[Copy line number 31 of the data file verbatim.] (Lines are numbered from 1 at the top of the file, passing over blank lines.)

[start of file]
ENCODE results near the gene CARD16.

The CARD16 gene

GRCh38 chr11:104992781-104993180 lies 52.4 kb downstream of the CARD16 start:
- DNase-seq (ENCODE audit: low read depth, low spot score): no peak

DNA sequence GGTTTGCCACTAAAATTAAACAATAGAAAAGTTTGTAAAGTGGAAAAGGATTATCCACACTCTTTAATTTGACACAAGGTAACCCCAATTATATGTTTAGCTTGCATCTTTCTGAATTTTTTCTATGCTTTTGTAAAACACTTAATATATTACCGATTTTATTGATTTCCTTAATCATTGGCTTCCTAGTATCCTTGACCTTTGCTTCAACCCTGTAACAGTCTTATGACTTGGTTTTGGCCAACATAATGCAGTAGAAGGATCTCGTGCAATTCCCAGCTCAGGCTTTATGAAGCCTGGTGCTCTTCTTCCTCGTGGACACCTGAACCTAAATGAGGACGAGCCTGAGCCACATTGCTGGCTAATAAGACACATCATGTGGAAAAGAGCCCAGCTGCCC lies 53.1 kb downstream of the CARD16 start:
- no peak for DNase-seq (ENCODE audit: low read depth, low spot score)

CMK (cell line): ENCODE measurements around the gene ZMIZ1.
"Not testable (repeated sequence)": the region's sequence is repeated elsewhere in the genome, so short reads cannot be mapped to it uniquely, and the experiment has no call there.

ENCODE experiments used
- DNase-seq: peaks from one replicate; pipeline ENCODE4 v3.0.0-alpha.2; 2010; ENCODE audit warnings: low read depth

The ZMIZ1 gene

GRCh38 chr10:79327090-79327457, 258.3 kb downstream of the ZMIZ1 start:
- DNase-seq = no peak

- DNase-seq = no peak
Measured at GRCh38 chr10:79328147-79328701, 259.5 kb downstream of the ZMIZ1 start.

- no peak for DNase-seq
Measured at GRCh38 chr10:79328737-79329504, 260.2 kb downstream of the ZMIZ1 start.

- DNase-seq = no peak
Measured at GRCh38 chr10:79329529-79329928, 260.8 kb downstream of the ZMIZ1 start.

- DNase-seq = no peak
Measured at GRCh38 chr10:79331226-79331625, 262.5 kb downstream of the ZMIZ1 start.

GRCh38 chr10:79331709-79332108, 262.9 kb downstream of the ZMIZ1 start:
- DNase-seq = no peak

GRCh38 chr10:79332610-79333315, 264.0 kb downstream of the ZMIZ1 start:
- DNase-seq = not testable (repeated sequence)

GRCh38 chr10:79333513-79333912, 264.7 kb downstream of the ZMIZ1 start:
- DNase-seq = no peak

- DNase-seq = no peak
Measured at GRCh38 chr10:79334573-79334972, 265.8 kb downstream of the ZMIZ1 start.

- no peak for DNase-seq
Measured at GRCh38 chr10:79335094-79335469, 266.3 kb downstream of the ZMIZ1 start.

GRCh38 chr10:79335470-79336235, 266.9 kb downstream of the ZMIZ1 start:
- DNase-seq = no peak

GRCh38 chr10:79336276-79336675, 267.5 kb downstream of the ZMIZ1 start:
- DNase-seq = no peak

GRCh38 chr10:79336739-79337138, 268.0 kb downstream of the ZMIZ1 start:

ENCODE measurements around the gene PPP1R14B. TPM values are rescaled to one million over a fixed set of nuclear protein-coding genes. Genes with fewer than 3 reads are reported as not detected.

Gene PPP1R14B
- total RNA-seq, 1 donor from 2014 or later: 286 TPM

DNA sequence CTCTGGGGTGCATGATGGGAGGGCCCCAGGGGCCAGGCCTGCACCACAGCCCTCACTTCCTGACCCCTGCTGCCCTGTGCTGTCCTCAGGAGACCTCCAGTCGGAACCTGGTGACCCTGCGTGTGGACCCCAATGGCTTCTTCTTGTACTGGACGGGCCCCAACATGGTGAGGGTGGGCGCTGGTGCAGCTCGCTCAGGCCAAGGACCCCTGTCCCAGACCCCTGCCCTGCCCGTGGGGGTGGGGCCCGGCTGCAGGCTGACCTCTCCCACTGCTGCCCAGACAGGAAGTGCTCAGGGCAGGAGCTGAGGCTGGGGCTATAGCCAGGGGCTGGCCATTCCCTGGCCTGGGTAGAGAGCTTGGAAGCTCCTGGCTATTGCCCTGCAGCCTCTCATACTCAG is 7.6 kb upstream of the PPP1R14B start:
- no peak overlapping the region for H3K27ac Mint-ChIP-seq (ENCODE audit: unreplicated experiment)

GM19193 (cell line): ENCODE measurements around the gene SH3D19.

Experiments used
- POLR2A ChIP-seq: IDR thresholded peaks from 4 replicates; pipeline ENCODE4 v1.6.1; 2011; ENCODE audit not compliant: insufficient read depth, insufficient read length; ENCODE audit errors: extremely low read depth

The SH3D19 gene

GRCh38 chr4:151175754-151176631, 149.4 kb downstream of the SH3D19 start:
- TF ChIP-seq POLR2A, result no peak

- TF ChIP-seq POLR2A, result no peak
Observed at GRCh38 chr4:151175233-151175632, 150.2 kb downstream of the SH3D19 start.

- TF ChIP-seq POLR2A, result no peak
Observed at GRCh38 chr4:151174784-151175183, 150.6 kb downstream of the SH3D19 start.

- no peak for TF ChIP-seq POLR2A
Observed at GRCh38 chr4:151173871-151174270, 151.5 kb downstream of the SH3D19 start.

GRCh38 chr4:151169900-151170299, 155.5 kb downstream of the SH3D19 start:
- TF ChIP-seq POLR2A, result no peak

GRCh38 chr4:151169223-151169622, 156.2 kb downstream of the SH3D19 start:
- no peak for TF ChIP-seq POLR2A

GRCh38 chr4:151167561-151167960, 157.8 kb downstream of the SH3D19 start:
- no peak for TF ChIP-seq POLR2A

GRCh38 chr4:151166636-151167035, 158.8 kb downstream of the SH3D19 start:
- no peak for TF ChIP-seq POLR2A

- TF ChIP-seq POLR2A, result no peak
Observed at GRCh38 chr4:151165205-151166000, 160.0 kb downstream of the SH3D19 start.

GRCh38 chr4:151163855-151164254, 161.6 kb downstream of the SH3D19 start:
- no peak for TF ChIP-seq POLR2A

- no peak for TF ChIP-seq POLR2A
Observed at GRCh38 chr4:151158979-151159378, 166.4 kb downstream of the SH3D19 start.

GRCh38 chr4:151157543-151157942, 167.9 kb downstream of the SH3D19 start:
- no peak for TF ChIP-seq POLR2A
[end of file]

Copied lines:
Measured at GRCh38 chr10:79335094-79335469, 266.3 kb downstream of the ZMIZ1 start.